Developing Efficient Reporting and Record Keeping Systems

Developing Efficient Reporting and Record Keeping Systems

As a general rule, jurisdictions must establish and maintain sufficient records to document that program requirements are met. Both the HOME and CDBG programs have specific requirements regarding records retention—five years for HOME and CDBG, or longer for the HOME affordability period or if there are any unresolved audit findings—but jurisdictions should establish their own requirements for records that should be submitted and retained by their partners. These requirements should enable the jurisdiction to meet HUD requirements and maintain complete information about funded projects.

In addition, record keeping is crucial to the successful management of HOME- and CDBG-funded activities. Insufficient documentation is likely to lead to monitoring findings, and these findings will be more difficult to resolve if records are missing, inadequate, or inaccurate.

To assess the strengths and weaknesses in record keeping systems, jurisdictions should think about the following:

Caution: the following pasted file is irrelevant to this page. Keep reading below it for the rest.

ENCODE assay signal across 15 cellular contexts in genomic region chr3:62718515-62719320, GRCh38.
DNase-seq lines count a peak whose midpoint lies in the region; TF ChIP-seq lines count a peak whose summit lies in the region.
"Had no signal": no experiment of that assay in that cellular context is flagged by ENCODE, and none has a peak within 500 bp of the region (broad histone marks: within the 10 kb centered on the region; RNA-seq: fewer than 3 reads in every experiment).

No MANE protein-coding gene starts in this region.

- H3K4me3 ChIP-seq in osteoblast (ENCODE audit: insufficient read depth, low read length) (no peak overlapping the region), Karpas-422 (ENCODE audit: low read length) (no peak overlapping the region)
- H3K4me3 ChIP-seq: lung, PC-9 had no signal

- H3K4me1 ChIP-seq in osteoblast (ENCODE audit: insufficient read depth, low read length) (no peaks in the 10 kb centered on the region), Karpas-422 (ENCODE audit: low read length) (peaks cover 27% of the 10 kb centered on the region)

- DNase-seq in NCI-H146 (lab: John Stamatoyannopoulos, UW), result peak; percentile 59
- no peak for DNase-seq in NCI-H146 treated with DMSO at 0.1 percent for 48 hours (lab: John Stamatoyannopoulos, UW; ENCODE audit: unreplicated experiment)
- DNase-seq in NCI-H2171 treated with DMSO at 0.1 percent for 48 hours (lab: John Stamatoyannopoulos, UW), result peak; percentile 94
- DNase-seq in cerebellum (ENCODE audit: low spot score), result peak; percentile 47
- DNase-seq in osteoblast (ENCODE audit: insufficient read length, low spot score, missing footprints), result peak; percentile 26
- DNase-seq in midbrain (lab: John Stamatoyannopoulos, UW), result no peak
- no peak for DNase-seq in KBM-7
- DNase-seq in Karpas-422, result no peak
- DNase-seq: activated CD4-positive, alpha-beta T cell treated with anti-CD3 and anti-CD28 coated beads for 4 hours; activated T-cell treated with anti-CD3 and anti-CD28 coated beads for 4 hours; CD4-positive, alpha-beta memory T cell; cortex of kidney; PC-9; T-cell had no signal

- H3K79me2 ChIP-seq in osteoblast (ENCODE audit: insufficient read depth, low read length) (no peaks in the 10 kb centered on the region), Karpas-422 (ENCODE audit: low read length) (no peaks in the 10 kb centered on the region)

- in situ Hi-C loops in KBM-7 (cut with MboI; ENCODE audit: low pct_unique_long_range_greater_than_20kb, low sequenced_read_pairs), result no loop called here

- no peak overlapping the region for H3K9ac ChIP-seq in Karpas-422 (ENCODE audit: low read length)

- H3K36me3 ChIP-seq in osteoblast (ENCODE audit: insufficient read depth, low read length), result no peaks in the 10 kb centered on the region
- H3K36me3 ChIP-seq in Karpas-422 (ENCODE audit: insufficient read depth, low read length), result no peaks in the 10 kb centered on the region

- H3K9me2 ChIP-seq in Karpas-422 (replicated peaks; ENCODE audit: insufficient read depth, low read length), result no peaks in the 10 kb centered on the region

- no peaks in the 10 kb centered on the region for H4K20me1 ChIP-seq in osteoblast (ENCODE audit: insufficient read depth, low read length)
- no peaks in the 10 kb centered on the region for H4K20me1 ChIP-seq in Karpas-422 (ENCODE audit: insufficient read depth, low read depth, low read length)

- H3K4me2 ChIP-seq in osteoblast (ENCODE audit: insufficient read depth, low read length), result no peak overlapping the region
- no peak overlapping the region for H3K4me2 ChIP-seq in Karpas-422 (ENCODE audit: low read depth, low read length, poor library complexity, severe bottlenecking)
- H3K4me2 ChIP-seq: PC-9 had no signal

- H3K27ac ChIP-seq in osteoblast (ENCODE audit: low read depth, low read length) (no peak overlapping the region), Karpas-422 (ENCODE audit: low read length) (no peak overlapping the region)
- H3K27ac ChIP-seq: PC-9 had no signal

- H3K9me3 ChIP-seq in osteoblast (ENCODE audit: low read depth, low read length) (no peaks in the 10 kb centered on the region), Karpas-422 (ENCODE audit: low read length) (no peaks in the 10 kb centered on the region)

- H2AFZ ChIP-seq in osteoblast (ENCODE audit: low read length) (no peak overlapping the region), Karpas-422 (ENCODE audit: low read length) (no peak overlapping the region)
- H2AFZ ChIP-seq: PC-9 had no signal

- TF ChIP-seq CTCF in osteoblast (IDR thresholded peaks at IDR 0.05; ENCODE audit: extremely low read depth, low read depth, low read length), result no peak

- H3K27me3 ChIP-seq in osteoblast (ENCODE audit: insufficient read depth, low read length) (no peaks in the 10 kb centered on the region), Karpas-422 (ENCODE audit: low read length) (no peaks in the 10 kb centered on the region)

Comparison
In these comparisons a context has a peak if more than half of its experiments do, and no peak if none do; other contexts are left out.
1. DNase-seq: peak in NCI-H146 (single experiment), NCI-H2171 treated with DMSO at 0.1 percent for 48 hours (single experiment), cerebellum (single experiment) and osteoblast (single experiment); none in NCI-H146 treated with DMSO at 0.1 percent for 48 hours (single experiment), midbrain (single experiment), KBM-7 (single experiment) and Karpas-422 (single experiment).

• Is there a clearly defined process for acquiring, organizing, storing, retrieving, and reporting information about HOME- and CDBG-funded activities?
  • How can the documentation and reporting systems be strengthened to meet HUD requirements?
  • Who is responsible for the majority of record keeping and reporting tasks, and are they properly trained and supported?
  • How can standardized procedures and the removal of duplicative records streamline the record keeping and reporting process?
  • What types of records and reports could be automated (i.e., computerized) that are not now?

For the HOME Program, the following records must be maintained:

  • PJ designation;
  • Program records;
  • Project records;
  • CHDO records;
  • Financial records;
  • Program administration records; and
  • Documentation records (i.e., documenting compliance with Federal requirements such as equal opportunity and fair housing, and conflict of interest).

For CDBG, the following records must be maintained:

  • General administrative records;
  • Financial records;
  • Project/activity records;
  • National Objective records;
  • Income documentation records; and
  • Subrecipient records.

Jurisdictions must provide citizens and other interested parties with reasonable access to records. Access must be consistent with applicable state and local laws regarding privacy and obligations of confidentiality.

HUD and the Comptroller General of the United States, or any of their representatives, have the right to access any records of jurisdictions and subrecipients for auditing, excerpt, or transcript purposes.

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